If 2020 was a year ‘to buy the rumor,’ maybe 2021 is time to ‘sell the news,’ veteran newsletter writer says

If 2020 was a year ‘to buy the rumor,’ maybe 2021 is time to ‘sell the news,’ veteran newsletter writer says

That wasn’t such a great start to the new year. The S&P 500

slumped 1.5% to start the 2021 trading year, its worst single-day decline since Oct. 28.

Maybe one day does represent a trend. Kirk Spano, the veteran newsletter writer of Fundamental Trends, writes that “2020 was buy the rumor, and 2021 will be sell the news.”

Stocks, he says, need time to catch up to valuations, even accounting for zero interest rates. “It’s literally cheaper to start a company today than buy one. This might explain all the SPACs,” he says, referring to the special-purpose acquisition companies that have surged in demand last year.

“Imagine a world without COVID-19 and massive Fed liquidity injections. 2020 could very well have been a choppy year. Now, suddenly valuations are even higher and there’s permanent damage to the economy that requires a prolonged rebuilding period,” he says.

Spano expects a choppy year with the S&P 500 reaching as high as 4,000 — a “shiny round numbered object,” as he calls it — but the index also falling to 3,000 or even lower. Besides consolidate, markets also need to separate out the struggling zombies, companies that can’t meet their debt-servicing costs from profits, which could account for up to 40% of the S&P 500.

The Georgia Senate race could result in an initial decline if Democrats sweep, as investors start to price in higher taxes on the wealthy. But, he says, increased investment in infrastructure, education and health care will take the economy, and stocks, higher in that scenario.

He also says bitcoin

is susceptible to toughened regulation from Treasury secretary nominee Janet Yellen. “I don’t think governments and central banks would, or should, and maybe even can’t, destroy bitcoin, but they can make life very, very difficult and lower priced,” he says. There is also competition coming from the digital dollar, euro and yen that will have central bank backing. (Late on Monday, the Office of the Comptroller of the Currency said U.S. institutions can use so-called stablecoins for payment activities and participate as nodes in a blockchain.)

The buzz

Georgia holds its runoff elections for two Senate seats, with the result determining control of the U.S. Senate. Analysts caution that the close races might not be called for days.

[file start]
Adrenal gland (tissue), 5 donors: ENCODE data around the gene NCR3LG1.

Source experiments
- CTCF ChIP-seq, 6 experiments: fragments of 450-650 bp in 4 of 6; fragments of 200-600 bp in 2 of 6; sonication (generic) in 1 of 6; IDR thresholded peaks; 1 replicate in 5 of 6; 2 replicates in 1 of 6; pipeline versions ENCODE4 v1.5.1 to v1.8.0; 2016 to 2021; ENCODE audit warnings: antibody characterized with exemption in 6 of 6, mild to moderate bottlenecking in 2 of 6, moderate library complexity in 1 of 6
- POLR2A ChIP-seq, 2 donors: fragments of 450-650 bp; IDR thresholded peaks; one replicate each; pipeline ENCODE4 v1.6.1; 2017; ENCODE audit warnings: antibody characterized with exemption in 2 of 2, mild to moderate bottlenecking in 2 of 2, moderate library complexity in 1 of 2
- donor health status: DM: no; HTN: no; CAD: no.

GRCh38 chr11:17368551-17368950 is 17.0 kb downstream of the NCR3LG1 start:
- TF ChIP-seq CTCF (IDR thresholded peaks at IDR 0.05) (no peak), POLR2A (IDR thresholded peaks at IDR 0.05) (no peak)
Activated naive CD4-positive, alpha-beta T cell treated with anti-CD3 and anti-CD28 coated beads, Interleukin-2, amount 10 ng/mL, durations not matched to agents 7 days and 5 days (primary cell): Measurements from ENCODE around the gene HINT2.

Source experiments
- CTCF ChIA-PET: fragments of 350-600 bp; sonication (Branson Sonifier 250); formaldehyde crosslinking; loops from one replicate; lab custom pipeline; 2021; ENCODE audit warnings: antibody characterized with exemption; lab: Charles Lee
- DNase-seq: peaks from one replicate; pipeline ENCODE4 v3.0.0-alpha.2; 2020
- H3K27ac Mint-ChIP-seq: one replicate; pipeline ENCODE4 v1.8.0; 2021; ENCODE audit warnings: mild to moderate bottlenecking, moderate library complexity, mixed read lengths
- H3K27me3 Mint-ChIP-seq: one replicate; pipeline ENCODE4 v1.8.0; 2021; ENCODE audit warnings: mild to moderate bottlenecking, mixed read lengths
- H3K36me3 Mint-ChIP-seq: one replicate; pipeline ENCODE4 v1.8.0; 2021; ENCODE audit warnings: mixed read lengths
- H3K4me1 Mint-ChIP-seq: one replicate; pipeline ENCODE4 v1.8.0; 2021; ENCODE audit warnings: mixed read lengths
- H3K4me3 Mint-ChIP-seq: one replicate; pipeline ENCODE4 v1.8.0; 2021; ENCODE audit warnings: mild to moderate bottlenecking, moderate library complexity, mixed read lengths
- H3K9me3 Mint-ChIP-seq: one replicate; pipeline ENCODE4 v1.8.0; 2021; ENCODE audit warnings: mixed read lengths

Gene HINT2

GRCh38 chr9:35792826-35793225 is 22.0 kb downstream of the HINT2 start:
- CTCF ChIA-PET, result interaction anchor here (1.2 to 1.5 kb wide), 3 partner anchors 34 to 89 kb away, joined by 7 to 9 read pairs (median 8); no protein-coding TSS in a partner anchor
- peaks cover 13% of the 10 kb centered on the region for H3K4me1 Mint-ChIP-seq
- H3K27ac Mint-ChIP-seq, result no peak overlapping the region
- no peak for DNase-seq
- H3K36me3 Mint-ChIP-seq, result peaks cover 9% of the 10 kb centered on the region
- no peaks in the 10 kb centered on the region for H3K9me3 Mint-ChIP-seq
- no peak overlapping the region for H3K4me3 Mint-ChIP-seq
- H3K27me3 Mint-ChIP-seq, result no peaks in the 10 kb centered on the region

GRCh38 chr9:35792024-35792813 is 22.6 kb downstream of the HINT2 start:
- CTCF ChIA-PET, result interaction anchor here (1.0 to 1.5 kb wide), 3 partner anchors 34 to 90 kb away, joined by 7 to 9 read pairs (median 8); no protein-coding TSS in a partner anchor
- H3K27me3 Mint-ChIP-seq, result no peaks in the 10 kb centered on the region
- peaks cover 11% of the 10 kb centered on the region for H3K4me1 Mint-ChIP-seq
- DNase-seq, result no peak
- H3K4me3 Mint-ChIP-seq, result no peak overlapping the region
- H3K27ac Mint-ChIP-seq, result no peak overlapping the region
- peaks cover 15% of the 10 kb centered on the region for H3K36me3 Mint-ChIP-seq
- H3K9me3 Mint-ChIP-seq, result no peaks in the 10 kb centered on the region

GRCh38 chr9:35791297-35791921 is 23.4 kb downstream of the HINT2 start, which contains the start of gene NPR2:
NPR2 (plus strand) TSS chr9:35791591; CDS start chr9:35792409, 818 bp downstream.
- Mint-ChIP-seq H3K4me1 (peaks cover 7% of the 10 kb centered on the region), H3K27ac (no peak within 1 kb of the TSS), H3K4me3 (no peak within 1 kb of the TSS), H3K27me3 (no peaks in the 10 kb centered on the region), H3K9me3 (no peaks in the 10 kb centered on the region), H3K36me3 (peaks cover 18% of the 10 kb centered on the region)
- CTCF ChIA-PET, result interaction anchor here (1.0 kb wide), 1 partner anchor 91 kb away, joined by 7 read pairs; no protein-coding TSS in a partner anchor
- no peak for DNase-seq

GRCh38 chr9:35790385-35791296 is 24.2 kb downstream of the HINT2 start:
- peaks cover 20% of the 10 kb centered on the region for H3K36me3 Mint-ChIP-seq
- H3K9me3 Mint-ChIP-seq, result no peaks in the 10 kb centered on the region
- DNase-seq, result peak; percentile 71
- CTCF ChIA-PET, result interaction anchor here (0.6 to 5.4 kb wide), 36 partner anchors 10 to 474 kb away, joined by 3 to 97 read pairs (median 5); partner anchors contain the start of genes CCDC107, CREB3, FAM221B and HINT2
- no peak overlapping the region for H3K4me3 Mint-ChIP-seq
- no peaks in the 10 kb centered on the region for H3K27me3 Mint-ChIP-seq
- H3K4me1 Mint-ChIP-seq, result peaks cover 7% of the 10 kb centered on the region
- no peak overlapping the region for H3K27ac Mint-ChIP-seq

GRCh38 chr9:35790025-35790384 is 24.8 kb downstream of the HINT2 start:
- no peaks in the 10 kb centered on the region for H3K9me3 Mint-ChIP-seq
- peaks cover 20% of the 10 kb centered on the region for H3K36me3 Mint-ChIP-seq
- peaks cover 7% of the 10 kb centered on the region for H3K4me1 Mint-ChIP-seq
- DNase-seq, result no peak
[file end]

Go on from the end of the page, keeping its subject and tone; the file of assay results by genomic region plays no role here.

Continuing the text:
The coronavirus situation in the U.S. and Europe continues to worsen, with the U.K. now locked down until mid February and Germany expected to be shut down through the end of January. As it has seemingly every day the last three months, the U.S. set a record for hospitalizations at 128,210, according to the COVID-19 tracking project. Through Monday, the U.S. has inoculated 4.56 million, according to the Centers for Disease Control and Prevention, or 22% of the number who have contracted the disease.

German biotechnology company BioNTech

joined its partner U.S. drug company Pfizer

in saying there is no evidence that delaying the second inoculation of their coronavirus vaccine would be effective beyond three weeks, a move the U.K. has made and Germany is considering, but one that the U.S. Food and Drug Administration has resisted. There is also concern vaccines won’t be effective against the so-called South African variant of the virus.

The New York Stock Exchange, a unit of the Intercontinental Exchange
reversed its decision to delist three Chinese telecommunications firms, including China Mobile

The Institute for Supply Management releases its December manufacturing report at 10 a.m. Eastern. Cleveland Federal Reserve President Loretta Mester said, after markets closed, that monetary policy doesn’t need to be changed.

The markets

U.S. stock futures


nudged higher in early action. Gold

also rose, as did oil futures

The U.S. dollar

drifted lower, and the yield on the 10-year Treasury

was 0.93%.

The chart

The Dallas Fed surveyed oil and gas companies in its region on a variety of topics, including where they expect oil prices to be at the end of the year (between $45 and $55) and their capital expenditure plans. One table that stood out is the lack of environmental efforts despite the investor pressure in this area. Even of the largest companies — that produce at least 10,000 barrels a day — only half have a plan to reduce carbon dioxide emissions.

A separate report from Bank of America found that institutional investors thought the oil-and-gas sector had the biggest opportunity for environmental, social and governance issue improvement.

Random reads

Why Queen Elizabeth II always leaves the festive decorations up past Twelfth Night.

Where you can get a 20-year fixed-rate mortgage with a 0% interest rate.

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